“All I did was approve temporary service so the licensed contractor could make this change over. Any old wires photographed and the mention of doors being opened were all done after the building met code on June 15,” Richardson responded to the state.
“Obviously, during this modification process some windows, doors, old duct work or old wiring would have to be addressed,” the inspector said in a Sept. 12, 2005 letter to DOI’s Taylor.
Explains his project
Richardson’s response to inspection of his own electrical work and building project included, “Mitchell (Stephens), interim chief building inspector for Columbus County, knew full well that I would be doing the electrical, plumbing and carpentry work associated with this job, because I told him so.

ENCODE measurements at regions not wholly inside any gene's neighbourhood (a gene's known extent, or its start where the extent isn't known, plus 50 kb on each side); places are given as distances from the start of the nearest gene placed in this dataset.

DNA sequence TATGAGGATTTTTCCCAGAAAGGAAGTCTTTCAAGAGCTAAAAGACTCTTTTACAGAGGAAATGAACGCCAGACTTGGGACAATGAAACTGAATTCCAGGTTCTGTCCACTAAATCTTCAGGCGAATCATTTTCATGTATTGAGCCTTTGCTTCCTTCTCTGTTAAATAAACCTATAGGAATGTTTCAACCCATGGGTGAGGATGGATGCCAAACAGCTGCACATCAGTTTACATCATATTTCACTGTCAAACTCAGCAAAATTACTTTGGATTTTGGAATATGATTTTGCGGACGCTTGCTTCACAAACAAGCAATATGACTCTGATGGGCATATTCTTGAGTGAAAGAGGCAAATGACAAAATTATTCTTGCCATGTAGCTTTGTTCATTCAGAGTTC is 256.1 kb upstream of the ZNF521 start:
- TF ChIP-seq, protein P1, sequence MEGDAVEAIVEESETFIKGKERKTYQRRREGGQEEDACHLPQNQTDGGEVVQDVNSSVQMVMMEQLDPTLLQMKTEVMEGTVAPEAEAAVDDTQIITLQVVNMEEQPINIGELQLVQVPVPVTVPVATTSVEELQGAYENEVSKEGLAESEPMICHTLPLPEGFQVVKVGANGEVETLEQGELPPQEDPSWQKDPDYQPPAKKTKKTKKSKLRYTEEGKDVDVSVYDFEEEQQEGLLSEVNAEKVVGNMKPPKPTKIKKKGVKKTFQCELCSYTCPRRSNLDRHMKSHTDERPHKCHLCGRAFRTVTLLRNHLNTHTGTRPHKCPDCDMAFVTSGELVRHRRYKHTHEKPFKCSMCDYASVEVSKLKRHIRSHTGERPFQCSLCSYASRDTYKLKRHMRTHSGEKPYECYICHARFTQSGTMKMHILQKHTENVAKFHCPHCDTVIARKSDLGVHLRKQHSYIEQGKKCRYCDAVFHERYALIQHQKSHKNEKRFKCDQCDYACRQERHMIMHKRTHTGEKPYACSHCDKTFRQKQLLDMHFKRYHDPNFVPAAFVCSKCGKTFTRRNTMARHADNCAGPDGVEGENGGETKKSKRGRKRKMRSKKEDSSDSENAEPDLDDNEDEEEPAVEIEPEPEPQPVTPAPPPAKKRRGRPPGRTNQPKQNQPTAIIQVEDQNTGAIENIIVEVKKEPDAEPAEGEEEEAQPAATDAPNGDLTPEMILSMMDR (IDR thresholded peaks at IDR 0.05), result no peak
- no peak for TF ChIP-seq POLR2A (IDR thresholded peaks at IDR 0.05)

“Mitchell told me that for what I was doing, the permit fee would be a total of $150, which seemed to be in line with what we would charge projects of a similar scale anywhere else in Columbus County,” Richardson’s statement continued.
Richardson wrote himself an electrical permit and inspection certificate on April 5, 2005 and inspected his own work and failed to pay the county for the permit, according to county records.
“The secretary in the office filled out the permit and checked ‘building’ and not ‘plumbing’ or ‘electrical.’ I am somewhat dismayed that I am being accused of stealing money when I did not calculate the fee or fill out any forms. I paid what I was required to pay, and there was no theft at all,” Richardson’s statement noted.